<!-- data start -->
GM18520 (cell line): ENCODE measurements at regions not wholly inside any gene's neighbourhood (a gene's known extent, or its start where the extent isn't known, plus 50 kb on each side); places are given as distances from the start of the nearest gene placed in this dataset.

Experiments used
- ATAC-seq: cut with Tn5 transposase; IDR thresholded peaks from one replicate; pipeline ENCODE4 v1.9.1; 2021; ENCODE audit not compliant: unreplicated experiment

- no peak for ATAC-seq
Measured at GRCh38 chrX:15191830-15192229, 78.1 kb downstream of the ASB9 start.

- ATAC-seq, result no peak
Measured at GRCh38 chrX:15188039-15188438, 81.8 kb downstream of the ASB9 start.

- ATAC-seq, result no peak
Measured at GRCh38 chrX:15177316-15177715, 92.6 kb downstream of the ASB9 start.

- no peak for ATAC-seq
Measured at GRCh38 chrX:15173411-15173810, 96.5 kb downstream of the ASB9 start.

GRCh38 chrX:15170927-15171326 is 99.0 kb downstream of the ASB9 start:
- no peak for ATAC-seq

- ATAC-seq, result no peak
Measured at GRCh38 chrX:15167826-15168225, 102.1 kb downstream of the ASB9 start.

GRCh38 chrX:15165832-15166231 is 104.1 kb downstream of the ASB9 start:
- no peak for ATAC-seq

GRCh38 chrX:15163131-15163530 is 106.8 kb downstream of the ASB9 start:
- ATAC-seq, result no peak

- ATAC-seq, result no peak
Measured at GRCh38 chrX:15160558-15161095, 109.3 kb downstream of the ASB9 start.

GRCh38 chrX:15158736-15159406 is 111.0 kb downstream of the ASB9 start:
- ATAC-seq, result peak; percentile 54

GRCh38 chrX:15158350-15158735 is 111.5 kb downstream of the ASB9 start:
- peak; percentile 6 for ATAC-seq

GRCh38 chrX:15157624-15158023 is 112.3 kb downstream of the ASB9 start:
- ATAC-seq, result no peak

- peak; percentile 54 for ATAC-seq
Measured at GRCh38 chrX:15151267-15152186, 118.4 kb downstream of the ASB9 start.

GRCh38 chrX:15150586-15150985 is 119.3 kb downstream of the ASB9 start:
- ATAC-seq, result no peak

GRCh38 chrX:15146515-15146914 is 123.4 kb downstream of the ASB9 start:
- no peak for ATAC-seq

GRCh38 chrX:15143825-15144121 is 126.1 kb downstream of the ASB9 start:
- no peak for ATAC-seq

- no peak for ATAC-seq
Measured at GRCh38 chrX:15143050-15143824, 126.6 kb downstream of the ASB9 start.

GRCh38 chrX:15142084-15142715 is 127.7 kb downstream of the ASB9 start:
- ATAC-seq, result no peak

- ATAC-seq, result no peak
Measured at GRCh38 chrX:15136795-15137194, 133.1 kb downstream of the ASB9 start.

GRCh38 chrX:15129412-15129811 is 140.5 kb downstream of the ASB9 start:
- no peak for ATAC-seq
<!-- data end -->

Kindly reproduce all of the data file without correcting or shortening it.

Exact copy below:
GM18520 (cell line): ENCODE measurements at regions not wholly inside any gene's neighbourhood (a gene's known extent, or its start where the extent isn't known, plus 50 kb on each side); places are given as distances from the start of the nearest gene placed in this dataset.

Experiments used
- ATAC-seq: cut with Tn5 transposase; IDR thresholded peaks from one replicate; pipeline ENCODE4 v1.9.1; 2021; ENCODE audit not compliant: unreplicated experiment

- no peak for ATAC-seq
Measured at GRCh38 chrX:15191830-15192229, 78.1 kb downstream of the ASB9 start.

- ATAC-seq, result no peak
Measured at GRCh38 chrX:15188039-15188438, 81.8 kb downstream of the ASB9 start.

- ATAC-seq, result no peak
Measured at GRCh38 chrX:15177316-15177715, 92.6 kb downstream of the ASB9 start.

- no peak for ATAC-seq
Measured at GRCh38 chrX:15173411-15173810, 96.5 kb downstream of the ASB9 start.

GRCh38 chrX:15170927-15171326 is 99.0 kb downstream of the ASB9 start:
- no peak for ATAC-seq

- ATAC-seq, result no peak
Measured at GRCh38 chrX:15167826-15168225, 102.1 kb downstream of the ASB9 start.

GRCh38 chrX:15165832-15166231 is 104.1 kb downstream of the ASB9 start:
- no peak for ATAC-seq

GRCh38 chrX:15163131-15163530 is 106.8 kb downstream of the ASB9 start:
- ATAC-seq, result no peak

- ATAC-seq, result no peak
Measured at GRCh38 chrX:15160558-15161095, 109.3 kb downstream of the ASB9 start.

GRCh38 chrX:15158736-15159406 is 111.0 kb downstream of the ASB9 start:
- ATAC-seq, result peak; percentile 54

GRCh38 chrX:15158350-15158735 is 111.5 kb downstream of the ASB9 start:
- peak; percentile 6 for ATAC-seq

GRCh38 chrX:15157624-15158023 is 112.3 kb downstream of the ASB9 start:
- ATAC-seq, result no peak

- peak; percentile 54 for ATAC-seq
Measured at GRCh38 chrX:15151267-15152186, 118.4 kb downstream of the ASB9 start.

GRCh38 chrX:15150586-15150985 is 119.3 kb downstream of the ASB9 start:
- ATAC-seq, result no peak

GRCh38 chrX:15146515-15146914 is 123.4 kb downstream of the ASB9 start:
- no peak for ATAC-seq

GRCh38 chrX:15143825-15144121 is 126.1 kb downstream of the ASB9 start:
- no peak for ATAC-seq

- no peak for ATAC-seq
Measured at GRCh38 chrX:15143050-15143824, 126.6 kb downstream of the ASB9 start.

GRCh38 chrX:15142084-15142715 is 127.7 kb downstream of the ASB9 start:
- ATAC-seq, result no peak

- ATAC-seq, result no peak
Measured at GRCh38 chrX:15136795-15137194, 133.1 kb downstream of the ASB9 start.

GRCh38 chrX:15129412-15129811 is 140.5 kb downstream of the ASB9 start:
- no peak for ATAC-seq